Eliza Richards (Fellow, 2010–11)
December 6, 2011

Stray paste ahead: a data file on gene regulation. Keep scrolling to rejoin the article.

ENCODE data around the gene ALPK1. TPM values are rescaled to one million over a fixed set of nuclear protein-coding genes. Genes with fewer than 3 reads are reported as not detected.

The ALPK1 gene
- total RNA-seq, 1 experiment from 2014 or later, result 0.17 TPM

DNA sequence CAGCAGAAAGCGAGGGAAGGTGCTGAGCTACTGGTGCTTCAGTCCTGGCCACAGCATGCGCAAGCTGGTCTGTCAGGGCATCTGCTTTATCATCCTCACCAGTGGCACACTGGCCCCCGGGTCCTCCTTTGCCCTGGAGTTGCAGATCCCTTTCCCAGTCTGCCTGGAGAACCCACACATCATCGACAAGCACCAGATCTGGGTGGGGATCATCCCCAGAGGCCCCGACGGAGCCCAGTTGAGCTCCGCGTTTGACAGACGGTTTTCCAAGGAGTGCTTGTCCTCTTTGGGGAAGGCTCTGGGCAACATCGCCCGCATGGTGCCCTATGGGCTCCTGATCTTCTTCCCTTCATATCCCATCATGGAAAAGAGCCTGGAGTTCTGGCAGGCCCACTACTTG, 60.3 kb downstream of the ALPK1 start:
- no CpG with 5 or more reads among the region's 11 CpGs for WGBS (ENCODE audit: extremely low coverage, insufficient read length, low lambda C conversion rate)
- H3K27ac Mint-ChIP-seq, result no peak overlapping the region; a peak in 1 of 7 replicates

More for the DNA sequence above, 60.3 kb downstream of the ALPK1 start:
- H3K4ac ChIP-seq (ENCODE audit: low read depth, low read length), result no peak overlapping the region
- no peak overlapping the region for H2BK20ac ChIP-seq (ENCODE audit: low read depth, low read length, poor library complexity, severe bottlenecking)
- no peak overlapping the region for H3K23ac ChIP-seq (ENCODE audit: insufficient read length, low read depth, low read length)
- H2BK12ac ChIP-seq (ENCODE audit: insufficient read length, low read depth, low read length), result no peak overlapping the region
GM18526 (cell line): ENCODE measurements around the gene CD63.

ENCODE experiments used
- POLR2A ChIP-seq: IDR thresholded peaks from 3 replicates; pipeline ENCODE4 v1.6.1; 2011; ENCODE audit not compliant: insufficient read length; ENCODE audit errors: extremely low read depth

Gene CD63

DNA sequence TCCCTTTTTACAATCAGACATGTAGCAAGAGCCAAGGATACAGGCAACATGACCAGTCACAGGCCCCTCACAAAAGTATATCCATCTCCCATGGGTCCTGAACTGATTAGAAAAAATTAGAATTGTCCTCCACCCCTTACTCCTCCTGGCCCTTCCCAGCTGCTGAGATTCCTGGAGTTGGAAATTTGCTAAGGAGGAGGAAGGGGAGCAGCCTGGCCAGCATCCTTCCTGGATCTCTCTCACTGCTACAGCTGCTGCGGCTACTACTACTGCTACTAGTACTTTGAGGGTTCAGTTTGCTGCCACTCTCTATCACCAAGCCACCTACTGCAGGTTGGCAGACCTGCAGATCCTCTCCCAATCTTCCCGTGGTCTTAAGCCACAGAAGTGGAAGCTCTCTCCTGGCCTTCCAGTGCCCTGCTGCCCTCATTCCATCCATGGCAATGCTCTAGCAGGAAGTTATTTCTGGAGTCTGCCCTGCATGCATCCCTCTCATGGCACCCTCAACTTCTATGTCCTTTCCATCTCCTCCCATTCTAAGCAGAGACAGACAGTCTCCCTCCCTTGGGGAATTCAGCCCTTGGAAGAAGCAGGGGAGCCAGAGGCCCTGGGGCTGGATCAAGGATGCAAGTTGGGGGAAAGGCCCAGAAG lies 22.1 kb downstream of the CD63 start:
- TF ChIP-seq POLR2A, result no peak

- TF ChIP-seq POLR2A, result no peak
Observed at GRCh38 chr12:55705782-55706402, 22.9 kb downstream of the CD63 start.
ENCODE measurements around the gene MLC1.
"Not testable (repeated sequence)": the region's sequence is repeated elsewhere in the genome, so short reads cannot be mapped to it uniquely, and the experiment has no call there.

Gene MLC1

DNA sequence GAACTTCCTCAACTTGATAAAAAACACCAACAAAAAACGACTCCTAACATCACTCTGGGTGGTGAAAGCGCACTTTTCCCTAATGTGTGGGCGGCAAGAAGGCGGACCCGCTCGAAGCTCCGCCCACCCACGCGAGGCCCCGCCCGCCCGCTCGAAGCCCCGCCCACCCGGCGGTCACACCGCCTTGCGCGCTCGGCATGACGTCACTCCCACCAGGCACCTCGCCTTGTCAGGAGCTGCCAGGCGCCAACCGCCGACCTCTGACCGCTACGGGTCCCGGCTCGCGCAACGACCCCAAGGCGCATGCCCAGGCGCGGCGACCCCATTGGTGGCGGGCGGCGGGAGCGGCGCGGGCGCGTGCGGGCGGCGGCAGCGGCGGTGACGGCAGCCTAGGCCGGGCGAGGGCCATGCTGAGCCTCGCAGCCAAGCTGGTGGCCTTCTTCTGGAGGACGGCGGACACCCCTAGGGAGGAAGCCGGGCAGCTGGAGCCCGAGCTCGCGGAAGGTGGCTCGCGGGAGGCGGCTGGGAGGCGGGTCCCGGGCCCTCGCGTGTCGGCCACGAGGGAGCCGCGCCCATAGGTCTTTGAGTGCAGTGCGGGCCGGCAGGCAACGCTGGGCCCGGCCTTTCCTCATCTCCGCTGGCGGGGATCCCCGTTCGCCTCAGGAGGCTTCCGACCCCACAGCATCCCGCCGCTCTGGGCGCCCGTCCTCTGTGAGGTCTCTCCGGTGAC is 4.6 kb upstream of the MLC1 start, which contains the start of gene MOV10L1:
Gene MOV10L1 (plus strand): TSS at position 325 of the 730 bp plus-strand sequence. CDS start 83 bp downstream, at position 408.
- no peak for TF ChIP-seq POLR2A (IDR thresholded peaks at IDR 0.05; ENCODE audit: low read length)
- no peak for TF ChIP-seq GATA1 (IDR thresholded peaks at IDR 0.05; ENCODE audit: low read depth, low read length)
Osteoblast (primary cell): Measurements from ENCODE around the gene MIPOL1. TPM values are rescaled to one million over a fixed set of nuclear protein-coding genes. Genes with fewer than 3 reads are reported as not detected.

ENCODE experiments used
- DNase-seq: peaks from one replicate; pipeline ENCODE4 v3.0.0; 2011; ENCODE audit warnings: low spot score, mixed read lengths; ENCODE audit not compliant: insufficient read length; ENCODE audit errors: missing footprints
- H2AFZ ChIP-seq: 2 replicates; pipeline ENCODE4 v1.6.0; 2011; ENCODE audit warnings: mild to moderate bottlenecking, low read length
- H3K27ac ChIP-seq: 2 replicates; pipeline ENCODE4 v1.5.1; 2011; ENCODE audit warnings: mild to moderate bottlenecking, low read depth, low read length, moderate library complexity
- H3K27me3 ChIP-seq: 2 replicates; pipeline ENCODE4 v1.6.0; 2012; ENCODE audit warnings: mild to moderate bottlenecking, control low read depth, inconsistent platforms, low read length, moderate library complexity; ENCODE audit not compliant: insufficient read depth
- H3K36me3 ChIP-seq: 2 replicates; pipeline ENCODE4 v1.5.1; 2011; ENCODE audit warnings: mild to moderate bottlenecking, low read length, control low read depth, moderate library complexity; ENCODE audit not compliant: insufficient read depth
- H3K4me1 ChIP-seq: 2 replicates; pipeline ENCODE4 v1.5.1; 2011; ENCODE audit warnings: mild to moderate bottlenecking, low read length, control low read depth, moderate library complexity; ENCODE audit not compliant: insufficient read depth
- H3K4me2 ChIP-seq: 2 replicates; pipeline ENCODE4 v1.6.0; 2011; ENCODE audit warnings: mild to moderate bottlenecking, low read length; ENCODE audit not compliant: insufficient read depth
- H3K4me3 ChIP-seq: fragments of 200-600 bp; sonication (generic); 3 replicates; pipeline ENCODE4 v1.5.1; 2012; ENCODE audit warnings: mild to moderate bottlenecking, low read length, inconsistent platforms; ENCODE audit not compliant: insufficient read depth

During the Civil War, Americans both North and South were surrounded by death. Battle claimed over 600,000 lives. A similar casualty rate in today’s America would result in about 6 million deaths. Just as we would struggle to make sense of such massive tragedy, our countrymen did 150 years ago. And then, as now, new communications technologies brought events into people’s lives with unprecedented speed and immediacy. How did innovations in journalism and photography heighten the impact of the War’s carnage on the home fronts? How did news and images from the battlefield challenge nineteenth-century beliefs about death and burial? And how did they challenge people to find meaning in the War?